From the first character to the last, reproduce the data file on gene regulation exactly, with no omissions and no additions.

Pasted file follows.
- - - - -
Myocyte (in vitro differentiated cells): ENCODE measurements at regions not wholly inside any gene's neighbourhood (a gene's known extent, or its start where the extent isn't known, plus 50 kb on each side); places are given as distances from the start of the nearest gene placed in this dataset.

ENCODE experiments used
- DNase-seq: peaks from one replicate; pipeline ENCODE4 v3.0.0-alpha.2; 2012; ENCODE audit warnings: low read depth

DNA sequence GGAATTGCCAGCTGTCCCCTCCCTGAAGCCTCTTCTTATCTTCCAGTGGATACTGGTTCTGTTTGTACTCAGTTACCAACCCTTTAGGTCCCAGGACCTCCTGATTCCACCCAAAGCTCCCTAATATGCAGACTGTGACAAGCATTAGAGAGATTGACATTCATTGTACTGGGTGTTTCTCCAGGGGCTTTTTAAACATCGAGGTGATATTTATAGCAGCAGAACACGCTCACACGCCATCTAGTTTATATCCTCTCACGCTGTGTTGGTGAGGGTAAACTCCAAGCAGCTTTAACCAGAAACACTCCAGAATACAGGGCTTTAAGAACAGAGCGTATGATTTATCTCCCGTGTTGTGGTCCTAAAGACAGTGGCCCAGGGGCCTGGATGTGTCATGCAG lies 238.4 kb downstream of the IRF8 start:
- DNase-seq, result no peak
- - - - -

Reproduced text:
Myocyte (in vitro differentiated cells): ENCODE measurements at regions not wholly inside any gene's neighbourhood (a gene's known extent, or its start where the extent isn't known, plus 50 kb on each side); places are given as distances from the start of the nearest gene placed in this dataset.

ENCODE experiments used
- DNase-seq: peaks from one replicate; pipeline ENCODE4 v3.0.0-alpha.2; 2012; ENCODE audit warnings: low read depth

DNA sequence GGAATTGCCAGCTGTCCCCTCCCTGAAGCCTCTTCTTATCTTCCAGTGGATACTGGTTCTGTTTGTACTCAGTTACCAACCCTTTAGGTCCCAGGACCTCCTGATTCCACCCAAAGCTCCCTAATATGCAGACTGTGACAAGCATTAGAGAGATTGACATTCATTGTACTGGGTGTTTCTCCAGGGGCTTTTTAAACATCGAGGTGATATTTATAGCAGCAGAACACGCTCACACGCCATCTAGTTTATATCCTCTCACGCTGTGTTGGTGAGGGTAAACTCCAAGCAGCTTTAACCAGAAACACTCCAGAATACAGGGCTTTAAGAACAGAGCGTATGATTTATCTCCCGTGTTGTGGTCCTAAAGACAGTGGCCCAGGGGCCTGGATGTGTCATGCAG lies 238.4 kb downstream of the IRF8 start:
- DNase-seq, result no peak